a1 Department of Psychiatry, Yale University School of Medicine, New Haven, Connecticut, USA
A twofold increase in the prevalence of depression among women has been consistently observed. Several possible explanations, including methodological, endocrine, psychosocial, and genetic factors, have been proposed for the increased rates of depression among women. This paper describes the analysis of data from a family-genetic study of depressed probands to examine whether genetic factors can explain the preponderance of depressed females. Our data indicate that the excess of females with major depression cannot be attributed to increased genetic loading for depression in women. Other factors which may explain increased rates of major depression in women are discussed.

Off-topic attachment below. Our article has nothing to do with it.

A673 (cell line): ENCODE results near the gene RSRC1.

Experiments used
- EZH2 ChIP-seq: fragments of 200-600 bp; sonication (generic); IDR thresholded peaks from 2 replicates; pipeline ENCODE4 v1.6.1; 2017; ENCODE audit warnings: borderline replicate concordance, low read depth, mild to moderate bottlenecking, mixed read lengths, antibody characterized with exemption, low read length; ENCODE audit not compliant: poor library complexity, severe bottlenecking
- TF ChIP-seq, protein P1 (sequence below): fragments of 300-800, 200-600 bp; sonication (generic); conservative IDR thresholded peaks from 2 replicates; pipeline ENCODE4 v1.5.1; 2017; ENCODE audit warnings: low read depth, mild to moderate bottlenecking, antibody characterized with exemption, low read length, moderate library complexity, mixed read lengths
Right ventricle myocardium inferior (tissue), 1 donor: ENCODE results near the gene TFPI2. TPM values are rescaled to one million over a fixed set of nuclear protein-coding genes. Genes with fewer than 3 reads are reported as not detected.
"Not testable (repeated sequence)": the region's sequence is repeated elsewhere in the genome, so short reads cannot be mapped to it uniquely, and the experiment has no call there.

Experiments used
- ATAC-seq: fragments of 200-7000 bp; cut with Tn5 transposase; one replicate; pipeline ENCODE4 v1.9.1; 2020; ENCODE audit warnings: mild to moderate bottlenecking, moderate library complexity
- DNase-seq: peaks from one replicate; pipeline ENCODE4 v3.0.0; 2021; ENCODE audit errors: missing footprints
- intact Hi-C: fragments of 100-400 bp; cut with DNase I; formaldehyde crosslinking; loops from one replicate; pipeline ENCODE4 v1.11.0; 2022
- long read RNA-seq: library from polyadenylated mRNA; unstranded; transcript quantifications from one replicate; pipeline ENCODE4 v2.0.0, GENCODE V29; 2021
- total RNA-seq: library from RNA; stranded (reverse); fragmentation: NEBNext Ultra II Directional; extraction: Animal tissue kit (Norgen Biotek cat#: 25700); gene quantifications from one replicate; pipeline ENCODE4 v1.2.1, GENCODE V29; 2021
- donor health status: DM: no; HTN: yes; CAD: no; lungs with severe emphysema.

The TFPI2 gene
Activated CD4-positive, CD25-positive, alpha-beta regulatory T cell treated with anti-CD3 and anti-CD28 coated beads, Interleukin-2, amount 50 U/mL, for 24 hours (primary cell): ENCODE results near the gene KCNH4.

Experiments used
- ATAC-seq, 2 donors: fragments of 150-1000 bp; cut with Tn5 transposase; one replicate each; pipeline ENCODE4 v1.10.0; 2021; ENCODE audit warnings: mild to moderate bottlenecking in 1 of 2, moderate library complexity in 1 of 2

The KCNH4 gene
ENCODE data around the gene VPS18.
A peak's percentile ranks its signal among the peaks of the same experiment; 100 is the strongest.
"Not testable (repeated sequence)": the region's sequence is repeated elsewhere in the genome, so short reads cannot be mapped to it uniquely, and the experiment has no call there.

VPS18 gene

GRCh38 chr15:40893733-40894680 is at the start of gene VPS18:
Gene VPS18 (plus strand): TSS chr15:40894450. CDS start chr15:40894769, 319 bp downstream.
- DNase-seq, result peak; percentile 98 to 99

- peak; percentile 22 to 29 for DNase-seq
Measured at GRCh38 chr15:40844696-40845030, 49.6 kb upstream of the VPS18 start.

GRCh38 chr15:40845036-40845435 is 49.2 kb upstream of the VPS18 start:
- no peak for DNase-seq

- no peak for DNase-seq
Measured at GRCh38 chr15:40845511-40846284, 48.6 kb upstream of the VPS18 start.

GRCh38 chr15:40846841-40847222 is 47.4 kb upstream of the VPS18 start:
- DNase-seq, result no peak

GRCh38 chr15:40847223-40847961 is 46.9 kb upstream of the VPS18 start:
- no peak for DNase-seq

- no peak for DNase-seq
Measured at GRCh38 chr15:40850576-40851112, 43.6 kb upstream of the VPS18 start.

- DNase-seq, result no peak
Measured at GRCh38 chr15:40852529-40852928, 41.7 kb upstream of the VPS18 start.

c1 Address for correspondence: Dr Kathleen Merikangas, Department of Psychiatry, Depression Research Unit, Yale University School of Medicine, 350 Congress Avenue, New Haven, CT 06519, USA.